The U.S. District Court for the District of New Hampshire recently struck down on First Amendment grounds a 2014 amendment to New Hampshire Revised Statute 659:35 that made it illegal for New Hampshire voters to post pictures of their completed ballots to social media. While several states have laws that disallow ballot sharing, RSA 659:35 was the first “to explicitly ban voters from sharing their marked ballots on social media.”

The case, Rideout v. Gardner, was filed by the New Hampshire Civil Liberties Union on behalf of three voters who were being investigated by the New Hampshire Attorney General’s Office for violating the law banning ballot selfies during the September 2014 Republican primary elections.

The court first determined that RSA 659:35 was a content-based restriction on speech because it necessarily required regulators to “examine the content of the speech to determine whether it includes impermissible subject matter”—i.e., photographs of completed ballots.

The court then held that the statute could not meet the strict scrutiny standard that applies to content-based speech, “which requires the Government to prove that the restriction furthers a compelling interest and is narrowly tailored to achieve that interest.”

Paraphrasing a 2011 Supreme Court case, the Rideout court noted that, “[f]or an interest to be sufficiently compelling, the state must demonstrate that it addresses an actual problem.” The state had argued that the law was needed to prevent vote buying and voter intimidation, but the court was not convinced. In fact, the plaintiffs had produced evidence that vote buying had not been the subject of a single prosecution or complaint in New Hampshire since 1976.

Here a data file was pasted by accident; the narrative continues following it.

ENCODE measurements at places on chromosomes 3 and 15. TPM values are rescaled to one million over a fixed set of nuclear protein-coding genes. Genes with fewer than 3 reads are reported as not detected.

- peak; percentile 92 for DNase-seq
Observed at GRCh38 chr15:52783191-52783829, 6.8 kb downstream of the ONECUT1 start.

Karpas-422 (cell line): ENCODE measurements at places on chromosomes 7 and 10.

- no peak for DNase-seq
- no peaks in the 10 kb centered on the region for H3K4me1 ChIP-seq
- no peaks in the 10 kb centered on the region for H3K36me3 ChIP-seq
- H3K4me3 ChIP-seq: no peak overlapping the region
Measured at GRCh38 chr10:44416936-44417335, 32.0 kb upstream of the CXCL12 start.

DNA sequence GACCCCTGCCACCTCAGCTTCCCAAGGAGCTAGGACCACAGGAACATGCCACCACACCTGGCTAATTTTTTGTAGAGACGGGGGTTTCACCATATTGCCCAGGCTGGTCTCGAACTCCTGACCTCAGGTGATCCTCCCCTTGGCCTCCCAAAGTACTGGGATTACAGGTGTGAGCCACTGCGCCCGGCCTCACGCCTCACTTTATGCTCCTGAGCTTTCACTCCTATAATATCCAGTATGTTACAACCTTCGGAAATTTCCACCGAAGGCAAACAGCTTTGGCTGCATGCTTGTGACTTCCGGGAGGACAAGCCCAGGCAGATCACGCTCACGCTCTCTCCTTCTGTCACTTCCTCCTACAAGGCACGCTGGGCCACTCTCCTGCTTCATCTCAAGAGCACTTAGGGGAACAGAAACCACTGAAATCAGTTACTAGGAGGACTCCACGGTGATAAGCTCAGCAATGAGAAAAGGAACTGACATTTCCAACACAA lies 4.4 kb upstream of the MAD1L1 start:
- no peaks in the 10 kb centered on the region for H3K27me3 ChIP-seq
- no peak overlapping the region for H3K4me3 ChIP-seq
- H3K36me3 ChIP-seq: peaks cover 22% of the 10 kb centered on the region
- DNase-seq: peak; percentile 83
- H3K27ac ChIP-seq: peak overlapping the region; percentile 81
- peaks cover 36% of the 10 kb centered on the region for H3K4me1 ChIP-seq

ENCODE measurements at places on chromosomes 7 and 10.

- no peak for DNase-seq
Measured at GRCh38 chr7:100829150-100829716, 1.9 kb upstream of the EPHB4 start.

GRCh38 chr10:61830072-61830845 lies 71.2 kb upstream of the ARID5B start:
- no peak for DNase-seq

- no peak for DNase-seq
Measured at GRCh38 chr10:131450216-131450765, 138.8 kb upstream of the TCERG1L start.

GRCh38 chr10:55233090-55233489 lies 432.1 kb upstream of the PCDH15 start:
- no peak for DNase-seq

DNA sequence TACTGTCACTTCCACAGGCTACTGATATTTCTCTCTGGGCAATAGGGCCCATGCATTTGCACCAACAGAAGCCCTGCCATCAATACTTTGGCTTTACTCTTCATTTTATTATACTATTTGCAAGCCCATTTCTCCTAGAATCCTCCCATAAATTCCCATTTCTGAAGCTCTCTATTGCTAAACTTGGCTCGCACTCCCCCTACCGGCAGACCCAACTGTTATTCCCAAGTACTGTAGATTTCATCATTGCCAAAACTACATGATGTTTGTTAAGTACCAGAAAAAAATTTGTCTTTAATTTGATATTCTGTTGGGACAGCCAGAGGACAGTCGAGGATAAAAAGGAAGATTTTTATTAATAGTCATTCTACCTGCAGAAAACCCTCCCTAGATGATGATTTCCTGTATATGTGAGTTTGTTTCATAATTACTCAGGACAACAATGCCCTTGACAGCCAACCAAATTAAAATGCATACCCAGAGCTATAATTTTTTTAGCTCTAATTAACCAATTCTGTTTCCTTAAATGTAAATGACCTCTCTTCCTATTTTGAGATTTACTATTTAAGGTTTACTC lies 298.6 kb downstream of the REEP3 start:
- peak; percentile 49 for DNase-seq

The court also noted that the state had “failed to identify a single instance anywhere in the United States in which a credible claim has been made that digital or photographic images of completed ballots have been used to facilitate vote buying or voter coercion.”

Finally the court held that the law was not sufficiently narrowly tailored, because the “few who might be drawn into efforts to buy or coerce their votes are highly unlikely to broadcast their intentions via social media.” Thus, investigations for violation of RSA 659:35 “will naturally tend to focus on the low-hanging fruit of innocent voters who simply want the world to know how they have voted for entirely legitimate reasons” and will likely “punish only the innocent while leaving actual participants in vote buying and voter coercion schemes unscathed.”

Moreover, the state had an obvious, less-restrictive alternative: “[I]t can simply make it unlawful to use an image of a completed ballot in connection with vote buying and voter coercion schemes.”